“Okay, good information, but it’s really not important to this. The producer had a vision for the film, which they’d tell the director, right?”
“And the director would then tell the actors how to do each scene in order to match with the producer’s vision.”
“More or less.”
“Did the producer ever tell the director what to say to the actors?”
“No; the producer was usually somewhere else. When they saw the rough footage, if they didn’t like what was done that day, they’d correct the director and clarify their vision. Well, the good ones did. The bad ones fired the director and brought in a new one.”
“Right. On board a ship, even a starship, it’s similar. The CO, in this case you, is the same as the producer. The Captain, me, is the director. The crew are the actors. You have a vision, a mission, which needs doing. You tell me what the mission is, and then I go off and do it, using my XO to do the actual directing of the crew.”
“I never thought of it that way.”
“No, I didn’t think you had. And what you said about doing all the roles, I hadn’t thought of and explains a bunch. The point, Kendra, is once you tell me what the mission is, you let me do it. You don’t override me, and you don’t jump in and start giving orders. It would be like a producer cutting out the director and going to the actors. Would it end well?”
“No; didn’t happen often, but it was a disaster when it did.”
Kendra nodded ruefully.
“I really put my foot in it, didn’t I?”
“Well, yes. But I wouldn’t worry about it unless it happens again; the crew loves you and they’re completely used to you getting carried away. They won’t take this the wrong way.”
“I’m glad; the last thing I want to do is undermine you.”
“Most of ‘em think you can walk on water, and those that don’t haven’t met you yet.”
Alley’s voice turned serious again.
“We can get out to 40 Eridani after the mission to Lemnos; the two systems are less than six light years apart. Lemnos is thirteen hours at warp six; from there to the 40 Eridani system is seven, and return from Eridani is nineteen. We can do it, Admiral.”
Kendra looked like a child given a ten-credit note and told to go get herself some candy. “Then make it so, Captain.”
Kendra deflated. “Aye, Captain. Next week.”
Then she shrugged.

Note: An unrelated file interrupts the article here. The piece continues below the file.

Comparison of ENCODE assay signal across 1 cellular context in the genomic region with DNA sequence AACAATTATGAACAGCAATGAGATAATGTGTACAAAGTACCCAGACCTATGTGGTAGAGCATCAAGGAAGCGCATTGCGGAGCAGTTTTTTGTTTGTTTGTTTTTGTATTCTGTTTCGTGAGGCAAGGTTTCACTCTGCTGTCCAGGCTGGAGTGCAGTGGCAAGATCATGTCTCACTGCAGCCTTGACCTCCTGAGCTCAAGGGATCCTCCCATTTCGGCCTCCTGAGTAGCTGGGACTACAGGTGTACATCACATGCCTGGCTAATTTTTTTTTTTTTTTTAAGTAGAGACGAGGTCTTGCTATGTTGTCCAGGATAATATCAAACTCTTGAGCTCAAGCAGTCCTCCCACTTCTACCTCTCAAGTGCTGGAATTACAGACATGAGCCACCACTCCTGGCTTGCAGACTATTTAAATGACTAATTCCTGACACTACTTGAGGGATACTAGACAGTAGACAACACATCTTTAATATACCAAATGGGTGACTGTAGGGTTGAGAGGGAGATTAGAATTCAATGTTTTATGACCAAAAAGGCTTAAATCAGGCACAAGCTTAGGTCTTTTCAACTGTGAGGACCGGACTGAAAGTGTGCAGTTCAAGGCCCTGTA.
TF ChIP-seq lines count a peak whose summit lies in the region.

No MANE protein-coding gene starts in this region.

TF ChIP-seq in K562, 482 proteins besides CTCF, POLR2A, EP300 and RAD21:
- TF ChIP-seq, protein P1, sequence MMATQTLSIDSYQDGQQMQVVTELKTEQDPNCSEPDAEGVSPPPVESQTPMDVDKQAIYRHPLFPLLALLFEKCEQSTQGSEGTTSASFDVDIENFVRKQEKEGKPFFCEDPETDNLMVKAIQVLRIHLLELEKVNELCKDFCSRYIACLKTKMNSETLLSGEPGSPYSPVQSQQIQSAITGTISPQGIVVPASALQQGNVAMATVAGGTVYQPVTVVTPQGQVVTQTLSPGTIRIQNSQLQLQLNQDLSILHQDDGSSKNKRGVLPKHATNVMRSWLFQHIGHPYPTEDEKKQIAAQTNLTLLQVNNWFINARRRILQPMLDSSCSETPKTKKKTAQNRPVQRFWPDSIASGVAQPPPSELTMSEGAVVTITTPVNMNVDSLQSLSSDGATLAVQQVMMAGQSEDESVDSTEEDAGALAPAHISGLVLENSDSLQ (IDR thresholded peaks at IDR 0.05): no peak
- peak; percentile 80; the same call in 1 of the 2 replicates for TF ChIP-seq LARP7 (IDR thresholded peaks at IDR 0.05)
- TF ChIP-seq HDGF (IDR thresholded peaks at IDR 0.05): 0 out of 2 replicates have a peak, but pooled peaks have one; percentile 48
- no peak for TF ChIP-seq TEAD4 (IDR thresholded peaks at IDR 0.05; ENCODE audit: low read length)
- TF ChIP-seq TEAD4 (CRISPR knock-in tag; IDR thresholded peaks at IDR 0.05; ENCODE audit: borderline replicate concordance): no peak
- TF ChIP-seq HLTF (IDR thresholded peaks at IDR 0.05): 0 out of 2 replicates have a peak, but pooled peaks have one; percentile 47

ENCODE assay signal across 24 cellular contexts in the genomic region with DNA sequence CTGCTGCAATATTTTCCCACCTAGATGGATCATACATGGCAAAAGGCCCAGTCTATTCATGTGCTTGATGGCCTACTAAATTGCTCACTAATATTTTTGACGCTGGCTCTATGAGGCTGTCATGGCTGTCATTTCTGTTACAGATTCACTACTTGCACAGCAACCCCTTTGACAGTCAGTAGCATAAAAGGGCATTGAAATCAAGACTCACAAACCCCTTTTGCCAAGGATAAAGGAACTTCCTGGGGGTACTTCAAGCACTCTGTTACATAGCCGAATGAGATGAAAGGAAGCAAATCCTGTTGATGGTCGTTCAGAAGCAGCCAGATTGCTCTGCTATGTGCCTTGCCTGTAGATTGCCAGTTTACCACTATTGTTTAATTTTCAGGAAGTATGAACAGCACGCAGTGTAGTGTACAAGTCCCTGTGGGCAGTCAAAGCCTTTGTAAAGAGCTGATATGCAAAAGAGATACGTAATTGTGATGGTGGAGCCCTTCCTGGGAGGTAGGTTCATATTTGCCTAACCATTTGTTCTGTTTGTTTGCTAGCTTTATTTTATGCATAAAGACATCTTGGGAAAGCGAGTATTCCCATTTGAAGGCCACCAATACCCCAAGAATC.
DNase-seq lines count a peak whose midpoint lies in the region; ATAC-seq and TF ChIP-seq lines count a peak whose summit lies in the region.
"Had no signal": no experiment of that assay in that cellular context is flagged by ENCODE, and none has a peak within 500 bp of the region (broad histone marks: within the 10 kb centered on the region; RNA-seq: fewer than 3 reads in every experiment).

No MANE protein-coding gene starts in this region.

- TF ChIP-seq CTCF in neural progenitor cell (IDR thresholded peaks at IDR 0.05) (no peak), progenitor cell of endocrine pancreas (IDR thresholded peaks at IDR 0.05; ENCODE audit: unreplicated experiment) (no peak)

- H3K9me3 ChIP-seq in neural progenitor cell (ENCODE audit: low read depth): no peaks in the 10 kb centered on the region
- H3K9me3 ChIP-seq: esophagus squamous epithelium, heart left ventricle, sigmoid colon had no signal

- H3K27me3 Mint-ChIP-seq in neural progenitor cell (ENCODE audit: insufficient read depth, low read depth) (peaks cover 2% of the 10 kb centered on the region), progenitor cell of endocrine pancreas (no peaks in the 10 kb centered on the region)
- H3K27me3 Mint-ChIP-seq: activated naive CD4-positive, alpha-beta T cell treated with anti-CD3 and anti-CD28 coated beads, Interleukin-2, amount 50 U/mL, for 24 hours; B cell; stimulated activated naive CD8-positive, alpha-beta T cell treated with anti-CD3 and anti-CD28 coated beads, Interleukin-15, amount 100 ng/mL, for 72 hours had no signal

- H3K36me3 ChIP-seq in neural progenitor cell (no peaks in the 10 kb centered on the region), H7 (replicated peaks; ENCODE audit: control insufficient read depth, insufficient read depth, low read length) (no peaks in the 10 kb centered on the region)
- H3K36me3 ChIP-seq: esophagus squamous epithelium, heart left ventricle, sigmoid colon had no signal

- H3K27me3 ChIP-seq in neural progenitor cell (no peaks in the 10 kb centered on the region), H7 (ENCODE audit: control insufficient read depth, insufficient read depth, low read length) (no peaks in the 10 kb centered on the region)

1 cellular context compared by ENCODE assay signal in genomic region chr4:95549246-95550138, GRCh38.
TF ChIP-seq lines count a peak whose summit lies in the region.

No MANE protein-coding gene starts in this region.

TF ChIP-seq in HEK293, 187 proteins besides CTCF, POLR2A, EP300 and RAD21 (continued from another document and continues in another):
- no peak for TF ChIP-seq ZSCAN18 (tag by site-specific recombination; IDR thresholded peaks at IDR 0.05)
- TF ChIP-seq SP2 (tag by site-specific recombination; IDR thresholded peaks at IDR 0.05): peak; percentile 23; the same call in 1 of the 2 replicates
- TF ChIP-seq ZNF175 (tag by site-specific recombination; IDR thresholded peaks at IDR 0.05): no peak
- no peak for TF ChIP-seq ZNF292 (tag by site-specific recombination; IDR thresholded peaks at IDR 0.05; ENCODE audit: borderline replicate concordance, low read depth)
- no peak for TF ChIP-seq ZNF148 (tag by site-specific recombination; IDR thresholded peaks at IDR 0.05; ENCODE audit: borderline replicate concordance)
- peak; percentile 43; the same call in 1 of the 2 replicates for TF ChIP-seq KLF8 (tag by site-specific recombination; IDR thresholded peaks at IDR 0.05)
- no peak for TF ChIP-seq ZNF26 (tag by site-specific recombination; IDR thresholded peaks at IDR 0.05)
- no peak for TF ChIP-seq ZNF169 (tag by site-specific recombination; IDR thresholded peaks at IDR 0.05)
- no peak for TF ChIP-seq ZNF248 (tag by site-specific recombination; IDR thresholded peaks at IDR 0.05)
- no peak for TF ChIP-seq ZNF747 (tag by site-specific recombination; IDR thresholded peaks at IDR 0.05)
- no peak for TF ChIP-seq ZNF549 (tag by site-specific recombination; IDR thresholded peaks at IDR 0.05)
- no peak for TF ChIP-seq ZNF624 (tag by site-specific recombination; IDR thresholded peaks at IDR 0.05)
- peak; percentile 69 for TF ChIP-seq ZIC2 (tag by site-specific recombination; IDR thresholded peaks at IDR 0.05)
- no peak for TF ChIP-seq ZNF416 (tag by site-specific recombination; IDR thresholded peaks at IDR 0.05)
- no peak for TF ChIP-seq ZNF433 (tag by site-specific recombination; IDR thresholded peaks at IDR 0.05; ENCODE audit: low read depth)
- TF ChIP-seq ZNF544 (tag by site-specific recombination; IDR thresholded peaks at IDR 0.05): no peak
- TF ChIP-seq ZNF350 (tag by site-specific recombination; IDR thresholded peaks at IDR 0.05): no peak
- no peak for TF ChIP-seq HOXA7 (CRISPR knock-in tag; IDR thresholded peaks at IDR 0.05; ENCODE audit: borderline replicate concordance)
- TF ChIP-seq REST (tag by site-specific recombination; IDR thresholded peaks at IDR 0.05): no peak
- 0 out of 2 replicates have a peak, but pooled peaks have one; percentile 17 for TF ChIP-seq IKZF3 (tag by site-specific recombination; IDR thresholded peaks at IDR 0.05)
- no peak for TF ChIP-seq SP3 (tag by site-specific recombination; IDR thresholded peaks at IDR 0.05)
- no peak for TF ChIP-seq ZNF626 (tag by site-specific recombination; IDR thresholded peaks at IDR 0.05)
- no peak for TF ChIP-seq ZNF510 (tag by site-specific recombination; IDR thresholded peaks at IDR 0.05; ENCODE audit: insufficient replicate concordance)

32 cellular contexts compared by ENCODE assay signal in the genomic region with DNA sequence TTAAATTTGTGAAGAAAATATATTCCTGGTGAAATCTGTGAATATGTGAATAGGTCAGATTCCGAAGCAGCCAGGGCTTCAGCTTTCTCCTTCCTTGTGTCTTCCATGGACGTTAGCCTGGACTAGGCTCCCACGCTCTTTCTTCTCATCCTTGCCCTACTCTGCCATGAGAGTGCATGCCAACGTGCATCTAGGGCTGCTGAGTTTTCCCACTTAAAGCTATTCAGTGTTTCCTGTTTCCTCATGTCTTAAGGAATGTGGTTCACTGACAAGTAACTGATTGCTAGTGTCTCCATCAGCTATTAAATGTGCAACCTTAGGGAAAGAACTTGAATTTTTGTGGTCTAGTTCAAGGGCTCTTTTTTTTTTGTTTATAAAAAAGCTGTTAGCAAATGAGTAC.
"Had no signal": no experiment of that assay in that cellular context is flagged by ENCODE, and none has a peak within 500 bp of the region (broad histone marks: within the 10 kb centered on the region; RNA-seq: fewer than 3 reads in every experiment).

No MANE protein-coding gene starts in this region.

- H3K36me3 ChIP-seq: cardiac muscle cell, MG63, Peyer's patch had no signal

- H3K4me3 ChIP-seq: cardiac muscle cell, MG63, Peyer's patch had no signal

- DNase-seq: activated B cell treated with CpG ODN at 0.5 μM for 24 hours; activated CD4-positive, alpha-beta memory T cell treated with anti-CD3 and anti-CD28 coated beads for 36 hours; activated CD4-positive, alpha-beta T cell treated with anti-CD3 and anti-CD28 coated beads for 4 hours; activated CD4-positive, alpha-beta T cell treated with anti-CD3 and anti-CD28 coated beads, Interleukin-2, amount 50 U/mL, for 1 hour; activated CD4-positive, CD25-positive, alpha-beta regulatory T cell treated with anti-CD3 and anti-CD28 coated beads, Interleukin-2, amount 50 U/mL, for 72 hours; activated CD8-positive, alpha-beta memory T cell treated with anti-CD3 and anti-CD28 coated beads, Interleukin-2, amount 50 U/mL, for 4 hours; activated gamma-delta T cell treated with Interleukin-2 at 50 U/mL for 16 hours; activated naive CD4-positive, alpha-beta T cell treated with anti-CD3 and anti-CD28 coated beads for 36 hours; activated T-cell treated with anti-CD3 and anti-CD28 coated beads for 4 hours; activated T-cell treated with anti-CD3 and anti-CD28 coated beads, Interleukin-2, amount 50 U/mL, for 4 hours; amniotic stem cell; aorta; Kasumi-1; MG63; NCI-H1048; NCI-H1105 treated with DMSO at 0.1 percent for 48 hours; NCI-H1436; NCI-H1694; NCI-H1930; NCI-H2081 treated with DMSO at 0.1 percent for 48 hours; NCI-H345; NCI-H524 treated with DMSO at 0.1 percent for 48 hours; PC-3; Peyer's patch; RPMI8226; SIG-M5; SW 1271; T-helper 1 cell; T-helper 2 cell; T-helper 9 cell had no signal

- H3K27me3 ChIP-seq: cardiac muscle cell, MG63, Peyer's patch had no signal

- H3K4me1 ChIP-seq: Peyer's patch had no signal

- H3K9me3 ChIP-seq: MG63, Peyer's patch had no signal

“It’s not like I can really leave this week anyways.”
“The Miner’s Guild have accepted the draft treaty, as is, no changes. All we have to do is sign and we just got ourselves another ally. Oh, yes, I’ll need a ride to Ceres for the signing.” She paused for thought. “You know, we’ve got ourselves the beginnings of a proper star nation.”
“And another vulnerability,” said Alley. “They’re spread out all over, Kendra.”
“But we don’t have to defend all over.”
“Once the Guild lets Artemis know they’re pulling out of the Union, the Primus will be pissed, right?”
“And she’ll try to attack them, right?”
“But Artemis is a second-and-a-half away from us at light speed. We’ll know what they’re trying to do, and can intercept before they leave orbit.”
“Ah, I see what you mean. We don’t have to defend the asteroids as much as bottle up Artemis.” Alley’s brief grin faded.
“But they have more ships than we do. They can flood space with them and we won’t know who to chase.”
“If we can keep fracturing the Union politically, we can isolate Artemis. If we can isolate them, then we can blockade them and keep any of those ships from ever leaving orbit.”
“I hope you’re right.”
“So do I, Alley. So do I.” She shook herself and put on her best persuasive smile.
“Next week. We’re going to make a big show of this, putting the beginnings of the orbital habitat in place around Lemnos and exploring the first extra-solar life. Kim signed off on Susana and Deone staying embedded –”
“Thank you ever so much, Admiral, for that little bit of joy.”
“We’re going to get press; it may as well be press that likes and supports us.”
“As I was saying. We’ve got the press, but let’s beef up science for this mission. Do you think Kiri will give up her department for a week?”